Hands by Rodin

Portraits of emotion

Rodin explored the human figure’s expressive potential, or what has been termed the “body gesture.” This is the idea that it's not just a face that expresses a thought or a feeling. A hand, an arm, a torso... any of these fragments could express the feeling of the whole.

One thing that particularly fascinated Rodin, were hands....hands gesturing in anguish, small studies of hands pulsing with life. To Rodin, hands communicated as forcefully as the human face.

This emphatically modeled, dramatically gesturing hand—that both seeks and draws away, that clenches but cannot grasp—is one of Rodin’s most compelling depictions of powerless despair.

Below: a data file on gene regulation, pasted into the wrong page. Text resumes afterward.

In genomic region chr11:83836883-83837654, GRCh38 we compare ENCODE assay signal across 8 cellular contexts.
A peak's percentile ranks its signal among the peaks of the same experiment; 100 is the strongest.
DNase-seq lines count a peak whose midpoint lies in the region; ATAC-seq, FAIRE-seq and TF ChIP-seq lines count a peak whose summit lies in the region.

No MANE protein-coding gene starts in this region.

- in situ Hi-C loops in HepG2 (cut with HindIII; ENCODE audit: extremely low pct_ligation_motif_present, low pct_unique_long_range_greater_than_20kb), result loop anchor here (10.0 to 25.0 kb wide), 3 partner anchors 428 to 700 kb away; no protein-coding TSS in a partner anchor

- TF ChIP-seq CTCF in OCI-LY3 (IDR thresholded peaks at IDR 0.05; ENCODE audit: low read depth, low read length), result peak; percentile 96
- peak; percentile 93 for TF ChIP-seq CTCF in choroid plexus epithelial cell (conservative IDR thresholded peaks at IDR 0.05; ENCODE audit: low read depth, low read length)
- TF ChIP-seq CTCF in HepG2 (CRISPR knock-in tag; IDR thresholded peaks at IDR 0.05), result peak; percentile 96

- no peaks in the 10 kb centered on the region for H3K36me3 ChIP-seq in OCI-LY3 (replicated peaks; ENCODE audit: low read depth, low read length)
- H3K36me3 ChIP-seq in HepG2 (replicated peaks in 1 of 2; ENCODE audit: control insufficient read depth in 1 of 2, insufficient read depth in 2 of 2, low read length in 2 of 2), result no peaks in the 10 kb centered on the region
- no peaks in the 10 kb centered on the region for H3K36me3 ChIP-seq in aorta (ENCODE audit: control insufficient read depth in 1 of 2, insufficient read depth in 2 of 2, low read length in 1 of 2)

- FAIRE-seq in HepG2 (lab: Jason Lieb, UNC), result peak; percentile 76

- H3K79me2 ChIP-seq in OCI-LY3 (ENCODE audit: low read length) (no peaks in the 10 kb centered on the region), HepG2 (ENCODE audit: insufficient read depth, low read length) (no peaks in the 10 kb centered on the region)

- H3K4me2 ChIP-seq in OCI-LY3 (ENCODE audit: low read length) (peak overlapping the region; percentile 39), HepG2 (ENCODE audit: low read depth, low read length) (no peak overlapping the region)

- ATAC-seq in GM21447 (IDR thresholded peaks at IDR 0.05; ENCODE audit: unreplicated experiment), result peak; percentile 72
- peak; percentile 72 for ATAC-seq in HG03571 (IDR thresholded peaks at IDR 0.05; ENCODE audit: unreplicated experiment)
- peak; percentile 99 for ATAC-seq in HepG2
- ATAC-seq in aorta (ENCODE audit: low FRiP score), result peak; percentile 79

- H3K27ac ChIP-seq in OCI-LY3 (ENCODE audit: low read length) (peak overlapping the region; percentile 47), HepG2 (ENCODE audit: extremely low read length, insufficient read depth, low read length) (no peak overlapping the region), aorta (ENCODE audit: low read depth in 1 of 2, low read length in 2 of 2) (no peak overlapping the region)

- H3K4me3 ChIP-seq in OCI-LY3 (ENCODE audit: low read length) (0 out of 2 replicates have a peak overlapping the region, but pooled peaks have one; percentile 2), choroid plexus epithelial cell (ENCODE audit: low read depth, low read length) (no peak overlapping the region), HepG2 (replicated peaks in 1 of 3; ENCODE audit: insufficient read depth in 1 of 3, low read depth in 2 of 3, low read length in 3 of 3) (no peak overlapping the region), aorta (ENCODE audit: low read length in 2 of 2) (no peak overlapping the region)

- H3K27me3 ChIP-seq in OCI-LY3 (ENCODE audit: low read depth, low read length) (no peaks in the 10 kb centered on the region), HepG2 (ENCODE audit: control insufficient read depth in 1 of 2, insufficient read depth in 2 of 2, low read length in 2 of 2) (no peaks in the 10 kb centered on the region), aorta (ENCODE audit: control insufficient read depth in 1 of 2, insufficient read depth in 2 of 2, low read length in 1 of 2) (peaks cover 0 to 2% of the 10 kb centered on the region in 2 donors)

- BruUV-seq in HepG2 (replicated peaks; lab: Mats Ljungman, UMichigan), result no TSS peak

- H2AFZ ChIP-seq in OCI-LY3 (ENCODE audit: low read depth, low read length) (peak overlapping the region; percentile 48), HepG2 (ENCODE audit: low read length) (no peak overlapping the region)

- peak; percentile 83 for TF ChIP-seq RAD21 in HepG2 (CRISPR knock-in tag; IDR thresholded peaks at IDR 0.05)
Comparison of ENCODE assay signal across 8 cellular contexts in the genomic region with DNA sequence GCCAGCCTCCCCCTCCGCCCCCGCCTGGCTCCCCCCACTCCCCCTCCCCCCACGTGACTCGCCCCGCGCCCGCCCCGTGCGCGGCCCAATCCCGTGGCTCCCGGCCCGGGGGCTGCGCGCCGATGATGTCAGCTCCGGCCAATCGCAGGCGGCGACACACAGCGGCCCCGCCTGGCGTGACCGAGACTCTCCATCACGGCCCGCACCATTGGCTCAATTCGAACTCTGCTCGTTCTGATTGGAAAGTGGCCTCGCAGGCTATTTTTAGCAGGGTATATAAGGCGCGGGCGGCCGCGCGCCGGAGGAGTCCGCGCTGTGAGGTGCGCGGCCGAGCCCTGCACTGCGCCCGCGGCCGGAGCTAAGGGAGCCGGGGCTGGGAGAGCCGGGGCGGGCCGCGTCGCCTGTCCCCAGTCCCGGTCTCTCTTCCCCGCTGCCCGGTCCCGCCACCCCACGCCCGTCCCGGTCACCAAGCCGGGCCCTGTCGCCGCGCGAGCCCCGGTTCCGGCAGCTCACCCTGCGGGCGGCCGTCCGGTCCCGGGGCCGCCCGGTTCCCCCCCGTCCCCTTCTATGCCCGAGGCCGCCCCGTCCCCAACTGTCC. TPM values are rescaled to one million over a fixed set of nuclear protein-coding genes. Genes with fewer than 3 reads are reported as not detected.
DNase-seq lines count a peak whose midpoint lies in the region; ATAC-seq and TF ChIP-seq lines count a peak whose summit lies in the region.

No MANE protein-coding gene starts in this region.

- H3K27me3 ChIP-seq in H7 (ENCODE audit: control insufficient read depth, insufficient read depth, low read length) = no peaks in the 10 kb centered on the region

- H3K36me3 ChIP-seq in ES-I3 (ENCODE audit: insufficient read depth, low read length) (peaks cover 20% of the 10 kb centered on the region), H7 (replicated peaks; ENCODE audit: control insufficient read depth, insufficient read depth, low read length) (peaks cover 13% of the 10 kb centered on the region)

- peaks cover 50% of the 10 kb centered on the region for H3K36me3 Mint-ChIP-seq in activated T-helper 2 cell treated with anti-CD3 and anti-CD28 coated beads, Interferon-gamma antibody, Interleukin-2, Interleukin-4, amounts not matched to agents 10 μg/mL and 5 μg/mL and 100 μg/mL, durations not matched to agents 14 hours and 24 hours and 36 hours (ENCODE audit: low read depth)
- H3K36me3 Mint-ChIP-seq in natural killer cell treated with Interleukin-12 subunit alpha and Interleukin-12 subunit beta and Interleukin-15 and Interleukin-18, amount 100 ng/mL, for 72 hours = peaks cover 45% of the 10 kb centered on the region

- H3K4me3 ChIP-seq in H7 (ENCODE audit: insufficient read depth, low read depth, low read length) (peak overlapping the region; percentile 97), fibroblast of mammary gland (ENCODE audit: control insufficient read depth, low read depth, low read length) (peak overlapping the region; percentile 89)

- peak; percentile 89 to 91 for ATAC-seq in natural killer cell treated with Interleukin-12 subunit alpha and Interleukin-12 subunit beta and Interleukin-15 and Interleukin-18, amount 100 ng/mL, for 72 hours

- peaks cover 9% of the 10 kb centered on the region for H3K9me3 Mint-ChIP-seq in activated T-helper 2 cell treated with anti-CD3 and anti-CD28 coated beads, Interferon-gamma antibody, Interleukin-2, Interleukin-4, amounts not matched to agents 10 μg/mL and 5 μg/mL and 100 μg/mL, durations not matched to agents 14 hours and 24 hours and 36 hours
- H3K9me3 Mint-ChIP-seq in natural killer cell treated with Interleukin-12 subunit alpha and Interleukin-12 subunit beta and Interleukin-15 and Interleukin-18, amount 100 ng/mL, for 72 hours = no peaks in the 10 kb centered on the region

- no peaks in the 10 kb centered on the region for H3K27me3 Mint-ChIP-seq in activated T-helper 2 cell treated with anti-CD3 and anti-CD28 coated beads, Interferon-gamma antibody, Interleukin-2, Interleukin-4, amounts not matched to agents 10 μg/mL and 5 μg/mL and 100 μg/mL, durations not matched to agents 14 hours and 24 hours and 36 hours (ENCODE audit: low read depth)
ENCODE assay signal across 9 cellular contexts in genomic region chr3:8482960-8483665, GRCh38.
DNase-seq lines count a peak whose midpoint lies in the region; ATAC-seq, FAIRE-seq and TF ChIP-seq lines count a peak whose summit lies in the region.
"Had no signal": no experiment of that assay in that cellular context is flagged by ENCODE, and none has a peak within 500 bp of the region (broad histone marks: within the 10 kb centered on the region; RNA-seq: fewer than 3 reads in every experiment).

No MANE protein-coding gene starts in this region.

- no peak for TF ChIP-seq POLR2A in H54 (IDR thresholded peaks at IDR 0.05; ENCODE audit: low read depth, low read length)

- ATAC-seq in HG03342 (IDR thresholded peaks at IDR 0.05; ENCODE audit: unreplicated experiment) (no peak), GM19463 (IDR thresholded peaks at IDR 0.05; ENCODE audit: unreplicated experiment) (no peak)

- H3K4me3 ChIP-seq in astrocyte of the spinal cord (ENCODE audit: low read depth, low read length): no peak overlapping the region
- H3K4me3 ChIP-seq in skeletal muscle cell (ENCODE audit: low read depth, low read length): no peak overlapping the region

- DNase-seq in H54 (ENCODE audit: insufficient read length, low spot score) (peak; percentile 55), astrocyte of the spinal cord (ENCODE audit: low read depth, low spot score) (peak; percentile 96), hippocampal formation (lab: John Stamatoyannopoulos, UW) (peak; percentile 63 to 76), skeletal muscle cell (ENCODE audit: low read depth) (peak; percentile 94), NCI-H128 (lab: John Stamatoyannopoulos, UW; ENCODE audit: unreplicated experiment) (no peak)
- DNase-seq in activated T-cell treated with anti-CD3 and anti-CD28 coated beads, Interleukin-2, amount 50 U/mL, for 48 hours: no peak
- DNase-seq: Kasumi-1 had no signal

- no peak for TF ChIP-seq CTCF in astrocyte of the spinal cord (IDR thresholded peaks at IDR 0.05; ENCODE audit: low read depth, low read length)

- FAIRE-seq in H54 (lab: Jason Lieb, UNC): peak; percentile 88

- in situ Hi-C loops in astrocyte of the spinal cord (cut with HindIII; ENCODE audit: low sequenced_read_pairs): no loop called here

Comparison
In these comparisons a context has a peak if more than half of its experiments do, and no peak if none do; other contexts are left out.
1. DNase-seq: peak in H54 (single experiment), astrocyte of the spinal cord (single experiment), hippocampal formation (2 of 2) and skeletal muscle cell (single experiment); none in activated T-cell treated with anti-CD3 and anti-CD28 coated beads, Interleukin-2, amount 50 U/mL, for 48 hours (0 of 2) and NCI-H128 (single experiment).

This hand was cast from a full-scale study for the sculpture The Burghers of Calais. The fingers and palm seem caught mid-movement, evoking the emotional complexity of the whole.

In this sculpture, Rodin presents Adam and Eve as evolving figures. They’re cradled delicately in God’s broad hand. It appears to create, shelter, and protect all at the same time.

It’s God’s hand holding Adam and Eve, but can also be read as that of an artist holding an unfinished work. Rodin seems to equate the generative hand of God with the ingenious hand of the sculptor.

While this particular hand wasn’t sculpted by Rodin, it pays tribute to his genius. His assistant, Paul Cruet made it shortly before Rodin’s death by taking a cast of his master’s hand and combining it with one of the artist’s sculptures of a small female torso.

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